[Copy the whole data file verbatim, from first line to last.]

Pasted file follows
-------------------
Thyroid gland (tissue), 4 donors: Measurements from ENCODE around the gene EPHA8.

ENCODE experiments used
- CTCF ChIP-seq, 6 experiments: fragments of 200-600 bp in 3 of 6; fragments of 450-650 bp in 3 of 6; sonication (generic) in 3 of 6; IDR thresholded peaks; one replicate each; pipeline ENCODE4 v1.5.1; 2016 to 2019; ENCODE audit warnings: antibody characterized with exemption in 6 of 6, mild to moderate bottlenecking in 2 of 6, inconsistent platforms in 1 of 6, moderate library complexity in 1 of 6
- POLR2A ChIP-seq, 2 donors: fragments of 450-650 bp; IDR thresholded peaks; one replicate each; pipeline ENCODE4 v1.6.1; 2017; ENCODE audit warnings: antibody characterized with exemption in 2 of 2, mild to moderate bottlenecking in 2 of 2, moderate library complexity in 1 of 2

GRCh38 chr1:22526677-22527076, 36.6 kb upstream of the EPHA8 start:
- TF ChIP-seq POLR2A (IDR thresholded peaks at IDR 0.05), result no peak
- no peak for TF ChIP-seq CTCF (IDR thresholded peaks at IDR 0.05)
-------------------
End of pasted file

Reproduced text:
Thyroid gland (tissue), 4 donors: Measurements from ENCODE around the gene EPHA8.

ENCODE experiments used
- CTCF ChIP-seq, 6 experiments: fragments of 200-600 bp in 3 of 6; fragments of 450-650 bp in 3 of 6; sonication (generic) in 3 of 6; IDR thresholded peaks; one replicate each; pipeline ENCODE4 v1.5.1; 2016 to 2019; ENCODE audit warnings: antibody characterized with exemption in 6 of 6, mild to moderate bottlenecking in 2 of 6, inconsistent platforms in 1 of 6, moderate library complexity in 1 of 6
- POLR2A ChIP-seq, 2 donors: fragments of 450-650 bp; IDR thresholded peaks; one replicate each; pipeline ENCODE4 v1.6.1; 2017; ENCODE audit warnings: antibody characterized with exemption in 2 of 2, mild to moderate bottlenecking in 2 of 2, moderate library complexity in 1 of 2

GRCh38 chr1:22526677-22527076, 36.6 kb upstream of the EPHA8 start:
- TF ChIP-seq POLR2A (IDR thresholded peaks at IDR 0.05), result no peak
- no peak for TF ChIP-seq CTCF (IDR thresholded peaks at IDR 0.05)